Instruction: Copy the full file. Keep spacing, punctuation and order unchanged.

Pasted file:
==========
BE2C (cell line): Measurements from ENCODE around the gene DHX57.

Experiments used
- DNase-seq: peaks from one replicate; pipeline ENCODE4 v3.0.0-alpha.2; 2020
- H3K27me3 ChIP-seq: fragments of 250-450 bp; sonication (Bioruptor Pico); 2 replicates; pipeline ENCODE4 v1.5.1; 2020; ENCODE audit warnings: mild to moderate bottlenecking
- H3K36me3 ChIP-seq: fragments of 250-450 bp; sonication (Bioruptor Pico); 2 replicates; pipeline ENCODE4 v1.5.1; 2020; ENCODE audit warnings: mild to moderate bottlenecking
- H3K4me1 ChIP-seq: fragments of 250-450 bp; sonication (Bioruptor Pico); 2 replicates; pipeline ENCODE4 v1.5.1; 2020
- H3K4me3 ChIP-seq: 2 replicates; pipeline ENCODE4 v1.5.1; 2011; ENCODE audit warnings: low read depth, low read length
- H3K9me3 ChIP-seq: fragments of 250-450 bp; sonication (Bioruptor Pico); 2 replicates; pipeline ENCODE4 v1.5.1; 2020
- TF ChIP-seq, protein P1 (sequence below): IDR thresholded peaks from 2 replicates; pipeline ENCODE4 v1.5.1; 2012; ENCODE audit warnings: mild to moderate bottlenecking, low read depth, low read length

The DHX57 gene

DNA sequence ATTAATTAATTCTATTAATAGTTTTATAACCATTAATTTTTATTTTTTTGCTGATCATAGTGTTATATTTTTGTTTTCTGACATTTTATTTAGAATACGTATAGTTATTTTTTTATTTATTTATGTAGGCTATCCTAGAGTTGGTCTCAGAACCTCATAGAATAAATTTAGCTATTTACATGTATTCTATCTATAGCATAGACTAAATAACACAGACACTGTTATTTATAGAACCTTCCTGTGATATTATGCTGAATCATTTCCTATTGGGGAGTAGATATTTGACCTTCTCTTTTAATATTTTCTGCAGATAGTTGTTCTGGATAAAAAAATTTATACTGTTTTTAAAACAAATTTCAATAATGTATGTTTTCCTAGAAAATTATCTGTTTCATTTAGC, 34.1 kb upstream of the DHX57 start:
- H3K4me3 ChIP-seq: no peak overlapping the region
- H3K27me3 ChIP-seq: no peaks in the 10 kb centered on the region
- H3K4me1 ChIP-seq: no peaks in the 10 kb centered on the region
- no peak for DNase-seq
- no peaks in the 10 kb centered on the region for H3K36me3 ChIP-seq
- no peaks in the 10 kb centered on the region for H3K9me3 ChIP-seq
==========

BE2C (cell line): Measurements from ENCODE around the gene DHX57.

Experiments used
- DNase-seq: peaks from one replicate; pipeline ENCODE4 v3.0.0-alpha.2; 2020
- H3K27me3 ChIP-seq: fragments of 250-450 bp; sonication (Bioruptor Pico); 2 replicates; pipeline ENCODE4 v1.5.1; 2020; ENCODE audit warnings: mild to moderate bottlenecking
- H3K36me3 ChIP-seq: fragments of 250-450 bp; sonication (Bioruptor Pico); 2 replicates; pipeline ENCODE4 v1.5.1; 2020; ENCODE audit warnings: mild to moderate bottlenecking
- H3K4me1 ChIP-seq: fragments of 250-450 bp; sonication (Bioruptor Pico); 2 replicates; pipeline ENCODE4 v1.5.1; 2020
- H3K4me3 ChIP-seq: 2 replicates; pipeline ENCODE4 v1.5.1; 2011; ENCODE audit warnings: low read depth, low read length
- H3K9me3 ChIP-seq: fragments of 250-450 bp; sonication (Bioruptor Pico); 2 replicates; pipeline ENCODE4 v1.5.1; 2020
- TF ChIP-seq, protein P1 (sequence below): IDR thresholded peaks from 2 replicates; pipeline ENCODE4 v1.5.1; 2012; ENCODE audit warnings: mild to moderate bottlenecking, low read depth, low read length

The DHX57 gene

DNA sequence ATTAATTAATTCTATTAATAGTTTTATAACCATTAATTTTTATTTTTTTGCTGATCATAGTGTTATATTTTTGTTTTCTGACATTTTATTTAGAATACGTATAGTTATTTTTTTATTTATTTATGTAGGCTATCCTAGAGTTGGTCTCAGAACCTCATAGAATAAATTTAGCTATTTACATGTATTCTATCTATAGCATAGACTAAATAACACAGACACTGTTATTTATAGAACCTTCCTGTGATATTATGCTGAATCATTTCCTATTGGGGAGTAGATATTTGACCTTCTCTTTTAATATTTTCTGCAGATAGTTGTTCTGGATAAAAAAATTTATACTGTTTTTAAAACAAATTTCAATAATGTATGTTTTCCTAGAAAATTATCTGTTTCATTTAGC, 34.1 kb upstream of the DHX57 start:
- H3K4me3 ChIP-seq: no peak overlapping the region
- H3K27me3 ChIP-seq: no peaks in the 10 kb centered on the region
- H3K4me1 ChIP-seq: no peaks in the 10 kb centered on the region
- no peak for DNase-seq
- no peaks in the 10 kb centered on the region for H3K36me3 ChIP-seq
- no peaks in the 10 kb centered on the region for H3K9me3 ChIP-seq